Nothing Changes if Nothing Changes

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Michael Campbell copyBy Michael Campbell

Recently we had a discussion with the residents being treated for addiction at St. Joseph Institute.  The question posed to the group was “what made it hard for you to enter into treatment.”  As residents described their personal stumbling block, a common theme became clear.  Recovery demands change, and people are reluctant to accept change, even if it offers them a dramatically better life.

From its earliest days, AA has used the phrase “nothing changes if nothing changes” to describe a principle that must be embraces if the bonds of addiction are to be broken.  For decades there has been a challenge to addicts to change the “people, places and things” that pull them back to their abuse of drugs and alcohol.  However, like so many slogans, lip service rather than concrete action often defines the subsequent behavior.

This same group of residents was highly critical of the medical interventions that had been used to curb their addiction.  Methadone, buprenorphine, and naltrexone had been taken by many, only to result in relapse during treatment, or soon after the medication was discontinued.  “Why did that happen,” I asked.

The responses were immediate and unified.  “Because we did not change our lives and expected the medication to ensure our recovery” voiced one resident to quick affirmation from the others.  Their comments point to the Achilles heel of healthcare.  Too often we focus our energy on symptomatic treatment, while giving too little attention to the necessary lifestyle and behavioral changes that will lead to lasting resolution.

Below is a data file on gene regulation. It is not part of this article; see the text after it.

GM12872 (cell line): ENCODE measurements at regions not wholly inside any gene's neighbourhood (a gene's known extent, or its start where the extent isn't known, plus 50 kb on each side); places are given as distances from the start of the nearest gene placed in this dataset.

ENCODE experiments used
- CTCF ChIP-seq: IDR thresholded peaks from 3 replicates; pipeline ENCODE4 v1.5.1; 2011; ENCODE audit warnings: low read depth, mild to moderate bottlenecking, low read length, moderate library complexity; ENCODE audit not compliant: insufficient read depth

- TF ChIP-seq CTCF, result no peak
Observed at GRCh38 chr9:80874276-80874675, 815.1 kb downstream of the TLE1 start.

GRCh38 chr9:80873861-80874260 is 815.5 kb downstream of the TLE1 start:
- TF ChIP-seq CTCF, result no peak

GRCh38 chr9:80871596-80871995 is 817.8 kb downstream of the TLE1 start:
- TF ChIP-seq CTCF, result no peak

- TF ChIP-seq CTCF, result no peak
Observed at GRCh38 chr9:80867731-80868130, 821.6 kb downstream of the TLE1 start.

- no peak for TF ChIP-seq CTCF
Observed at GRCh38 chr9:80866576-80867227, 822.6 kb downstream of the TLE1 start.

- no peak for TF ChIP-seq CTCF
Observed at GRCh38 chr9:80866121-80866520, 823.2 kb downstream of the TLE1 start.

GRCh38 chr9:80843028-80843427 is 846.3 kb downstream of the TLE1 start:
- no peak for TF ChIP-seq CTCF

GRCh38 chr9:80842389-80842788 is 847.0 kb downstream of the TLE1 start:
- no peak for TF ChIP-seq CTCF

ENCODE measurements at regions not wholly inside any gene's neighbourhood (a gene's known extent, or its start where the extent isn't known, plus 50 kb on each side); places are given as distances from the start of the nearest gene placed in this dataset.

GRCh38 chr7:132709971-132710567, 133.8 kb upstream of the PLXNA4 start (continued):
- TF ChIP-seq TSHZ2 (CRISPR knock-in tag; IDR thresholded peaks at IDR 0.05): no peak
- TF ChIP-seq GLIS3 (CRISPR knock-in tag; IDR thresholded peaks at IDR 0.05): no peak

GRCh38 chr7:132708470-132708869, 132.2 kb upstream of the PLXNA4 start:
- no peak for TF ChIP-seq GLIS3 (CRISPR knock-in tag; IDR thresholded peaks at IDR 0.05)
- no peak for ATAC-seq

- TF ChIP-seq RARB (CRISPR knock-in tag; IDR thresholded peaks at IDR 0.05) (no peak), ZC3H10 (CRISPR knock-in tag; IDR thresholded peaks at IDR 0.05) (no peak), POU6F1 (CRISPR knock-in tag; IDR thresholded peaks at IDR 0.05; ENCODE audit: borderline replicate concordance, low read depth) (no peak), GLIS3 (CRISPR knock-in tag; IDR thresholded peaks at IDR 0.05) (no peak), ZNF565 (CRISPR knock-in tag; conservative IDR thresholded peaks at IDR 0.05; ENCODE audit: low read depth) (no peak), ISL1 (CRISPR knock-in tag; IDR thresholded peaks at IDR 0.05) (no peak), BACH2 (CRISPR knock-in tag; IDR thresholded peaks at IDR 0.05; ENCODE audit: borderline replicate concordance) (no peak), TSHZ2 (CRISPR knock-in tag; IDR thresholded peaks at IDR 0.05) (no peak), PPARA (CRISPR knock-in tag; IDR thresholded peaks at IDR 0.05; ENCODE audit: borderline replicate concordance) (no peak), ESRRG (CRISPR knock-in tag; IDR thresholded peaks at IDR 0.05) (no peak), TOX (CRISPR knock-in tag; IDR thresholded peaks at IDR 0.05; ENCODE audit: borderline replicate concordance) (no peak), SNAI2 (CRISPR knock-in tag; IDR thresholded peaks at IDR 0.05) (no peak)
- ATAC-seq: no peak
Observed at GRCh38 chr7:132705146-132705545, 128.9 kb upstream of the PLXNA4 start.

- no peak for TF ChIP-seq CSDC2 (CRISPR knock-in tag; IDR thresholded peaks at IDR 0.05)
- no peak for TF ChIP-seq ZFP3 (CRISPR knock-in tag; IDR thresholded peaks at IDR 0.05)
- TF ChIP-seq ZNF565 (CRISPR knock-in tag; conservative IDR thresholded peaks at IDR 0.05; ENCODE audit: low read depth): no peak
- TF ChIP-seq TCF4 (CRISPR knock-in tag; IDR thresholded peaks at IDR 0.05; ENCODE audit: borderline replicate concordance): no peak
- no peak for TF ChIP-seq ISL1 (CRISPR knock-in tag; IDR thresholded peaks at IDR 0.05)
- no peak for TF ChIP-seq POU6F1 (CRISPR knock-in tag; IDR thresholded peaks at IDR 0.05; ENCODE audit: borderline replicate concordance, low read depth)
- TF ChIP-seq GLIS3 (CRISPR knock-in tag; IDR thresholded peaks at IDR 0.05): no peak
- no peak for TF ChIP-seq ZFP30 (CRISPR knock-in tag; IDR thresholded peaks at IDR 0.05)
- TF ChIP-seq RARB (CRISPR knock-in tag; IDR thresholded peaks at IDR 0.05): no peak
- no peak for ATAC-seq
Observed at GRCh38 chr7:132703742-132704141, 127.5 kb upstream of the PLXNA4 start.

In making the decision to come to treatment, a young mother commented: “I felt like someone with a broken leg throwing away my crutches.”  This statement acknowledges how often addiction is the symptom for unresolved physical or emotional pain and self-medication is a primary reason for using.  In addiction treatment it is easy to offer people “Band-Aids,” rather than seek a deeper, lasting solution. The process of personal growth, healing, and recovery requires an investment by healthcare providers to be a catalyst for change. This demands a commitment of time and effort that contradicts standard medical practice, and the support of insurance companies.

There are two camps in addiction treatment that are in conflict.  Those who advocate for an “abstinence based” model are proponents of radical behavioral change.  They argue that only by creating a lifestyle where it is “easier not to use” does lasting recovery occur.  The other camp focuses more on “harm reduction,” using medications as a means to control the disease of addiction.  While a medication to reduce cravings and control urges offer to some an improved quality of life, without change, the individual’s recovery is precarious.

The debates will rage on.  New medications and treatment modalities will be introduced.  However, the simple truth — acknowledged generations ago — remains the same.  Recovery from addiction requires personal change.  Life must be lived differently.  If we avoid this hard reality, we may manage the disease for a time, but we can never be free from it.  I believe the sooner addicts, alcoholics, their families, and healthcare professionals become united in the need for radical lifestyle change, the sooner we will see the success rates for those in recovery climb higher.

Michael Campbell is the president of St. Joseph Institute, a leading drug and alcohol treatment center located near State College, Pennsylvania. www.stjosephinstitute.com